'It's overflowing with cats': Animal control centre halts cat admissions

The Animal Care and Control Centre is overcapacity and will stop admitting healthy adults cats for one week beginning on Friday.

Centre is at 137 per cent of their cat capacity

The Animal Care and Control Centre is at 137 per cent of their cat capacity, leading to a halt on admissions of healthy adult felines. (CBC)

Edmonton's Animal Care and Control Centre is overcapacity and will stop admitting healthy adults cats for one week starting on Friday.

The city-run facility had 115 cats on Wednesday, and has capacity for only 84, a city spokesperson said. 

"There's no more room, and it's overflowing with cats at the moment," said Mike Jenkins, acting director of animal care and control. "It's becoming a quality of care issue."

The city said the temporary measure will give the centre time to transfer animals to partner agencies, such as the Edmonton Humane Society next door. Injured or sick cats, and kittens, can still be brought to the animal control centre.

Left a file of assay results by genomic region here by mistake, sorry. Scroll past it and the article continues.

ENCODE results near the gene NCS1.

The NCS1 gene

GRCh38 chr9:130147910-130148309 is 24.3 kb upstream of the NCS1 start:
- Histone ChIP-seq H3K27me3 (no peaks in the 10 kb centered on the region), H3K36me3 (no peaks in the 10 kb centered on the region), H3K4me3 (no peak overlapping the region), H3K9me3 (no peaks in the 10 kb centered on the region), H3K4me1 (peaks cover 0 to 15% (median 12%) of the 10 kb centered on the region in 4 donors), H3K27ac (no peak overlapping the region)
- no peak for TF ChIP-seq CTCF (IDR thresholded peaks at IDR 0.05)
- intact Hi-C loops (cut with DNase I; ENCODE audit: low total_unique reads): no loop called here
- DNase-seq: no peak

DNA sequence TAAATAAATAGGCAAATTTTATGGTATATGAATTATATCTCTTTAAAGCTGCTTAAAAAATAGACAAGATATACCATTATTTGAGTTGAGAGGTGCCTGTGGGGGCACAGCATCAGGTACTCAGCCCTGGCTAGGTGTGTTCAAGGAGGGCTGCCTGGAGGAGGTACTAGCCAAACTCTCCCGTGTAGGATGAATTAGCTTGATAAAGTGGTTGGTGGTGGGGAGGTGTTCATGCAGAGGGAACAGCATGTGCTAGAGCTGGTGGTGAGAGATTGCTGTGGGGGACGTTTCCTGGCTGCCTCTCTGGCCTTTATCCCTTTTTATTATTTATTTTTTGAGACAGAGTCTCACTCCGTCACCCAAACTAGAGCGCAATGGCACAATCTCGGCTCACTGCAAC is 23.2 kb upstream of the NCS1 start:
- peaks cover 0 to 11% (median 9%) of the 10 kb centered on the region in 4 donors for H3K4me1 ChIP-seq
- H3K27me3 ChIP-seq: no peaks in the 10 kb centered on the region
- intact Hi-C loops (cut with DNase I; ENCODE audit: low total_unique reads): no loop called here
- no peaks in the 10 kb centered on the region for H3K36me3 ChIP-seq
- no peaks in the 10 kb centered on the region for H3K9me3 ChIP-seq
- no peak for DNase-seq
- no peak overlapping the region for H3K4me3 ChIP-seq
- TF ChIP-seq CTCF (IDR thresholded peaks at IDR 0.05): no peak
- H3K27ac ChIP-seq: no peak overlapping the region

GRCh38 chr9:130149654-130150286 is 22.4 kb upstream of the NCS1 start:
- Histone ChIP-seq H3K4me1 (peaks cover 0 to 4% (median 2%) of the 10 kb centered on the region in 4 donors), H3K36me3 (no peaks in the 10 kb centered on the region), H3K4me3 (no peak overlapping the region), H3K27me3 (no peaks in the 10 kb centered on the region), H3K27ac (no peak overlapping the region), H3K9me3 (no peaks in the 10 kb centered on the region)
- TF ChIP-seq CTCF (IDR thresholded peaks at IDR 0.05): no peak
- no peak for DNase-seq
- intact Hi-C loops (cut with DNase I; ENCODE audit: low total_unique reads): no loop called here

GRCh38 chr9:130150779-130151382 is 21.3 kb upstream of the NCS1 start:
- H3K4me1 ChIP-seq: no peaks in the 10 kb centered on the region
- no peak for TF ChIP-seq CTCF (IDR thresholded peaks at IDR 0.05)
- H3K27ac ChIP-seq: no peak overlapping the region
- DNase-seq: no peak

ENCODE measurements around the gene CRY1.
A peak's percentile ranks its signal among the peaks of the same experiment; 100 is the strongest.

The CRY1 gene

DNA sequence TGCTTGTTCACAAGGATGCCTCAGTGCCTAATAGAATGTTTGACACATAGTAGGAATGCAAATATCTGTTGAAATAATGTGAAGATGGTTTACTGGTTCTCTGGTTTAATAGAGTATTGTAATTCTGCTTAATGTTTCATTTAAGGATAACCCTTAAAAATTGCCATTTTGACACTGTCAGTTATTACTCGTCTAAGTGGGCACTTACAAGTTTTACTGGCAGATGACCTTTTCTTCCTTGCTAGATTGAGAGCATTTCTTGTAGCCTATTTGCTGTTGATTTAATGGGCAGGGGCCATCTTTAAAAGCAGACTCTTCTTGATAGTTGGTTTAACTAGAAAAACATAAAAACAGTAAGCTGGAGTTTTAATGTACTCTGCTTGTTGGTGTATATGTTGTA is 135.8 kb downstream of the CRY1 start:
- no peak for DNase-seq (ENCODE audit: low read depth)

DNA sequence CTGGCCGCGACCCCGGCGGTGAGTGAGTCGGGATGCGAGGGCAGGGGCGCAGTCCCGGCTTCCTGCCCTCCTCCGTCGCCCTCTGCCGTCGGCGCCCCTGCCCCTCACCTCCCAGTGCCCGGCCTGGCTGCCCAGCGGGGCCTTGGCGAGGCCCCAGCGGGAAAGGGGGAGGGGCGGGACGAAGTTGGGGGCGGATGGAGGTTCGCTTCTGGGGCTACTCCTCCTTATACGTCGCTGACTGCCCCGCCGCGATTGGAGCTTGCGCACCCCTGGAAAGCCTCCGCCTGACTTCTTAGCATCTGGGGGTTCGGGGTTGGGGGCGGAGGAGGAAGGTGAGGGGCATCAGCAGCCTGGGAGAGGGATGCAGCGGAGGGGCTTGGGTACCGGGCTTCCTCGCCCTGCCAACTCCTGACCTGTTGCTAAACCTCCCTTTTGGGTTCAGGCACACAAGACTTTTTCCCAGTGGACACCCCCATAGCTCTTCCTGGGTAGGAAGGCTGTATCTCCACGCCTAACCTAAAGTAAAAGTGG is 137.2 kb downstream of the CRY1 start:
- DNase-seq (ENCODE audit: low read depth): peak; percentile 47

The centre holds stray or lost cats until owners are able to retrieve them. Animals without identification are held for three days before they're transferred to partner agencies.

The centre takes in more than 4,000 cats a year. Only about 16 per cent — roughly 640 cats a year— are returned to their owners.

To help ease overcapacity pressures and limit the spread of disease, the facility will pilot a trap-neuter-return program later this summer. The humane society had a similar program two years ago, where feral cats are trapped, neutered by staff and returned to their original locations. 

To help ease the problem, the humane society will waive the adoption fees for cats and kittens until the end of the month. The adoption fees are $270 for kittens and $165 for adult cats.

"The spring and summer months are always the busiest time for our shelter and partner agencies such as Animal Care and Control and local rescues," said humane society CEO Miranda Jordan-Smith.

Freeing up space through increased adoptions would allow the humane society to take more transferred cats.

"The same capacity issues are faced by shelters each year, and one of the primary reasons is cat overpopulation," said Jordan-Smith.

The wait list for owner surrender appointments at the humane society, where owners can give up their pets, is currently at 116 cats and getting longer.

The city plans to reopen the centre to healthy adult cats after the week-long interruption.

prothom-alo.com, smh.com.au, tutorialspoint.com, fandango.com, littlethings.com, almasryalyoum.com, firstpost.com, dafont.com, investopedia.com, lolwot.com,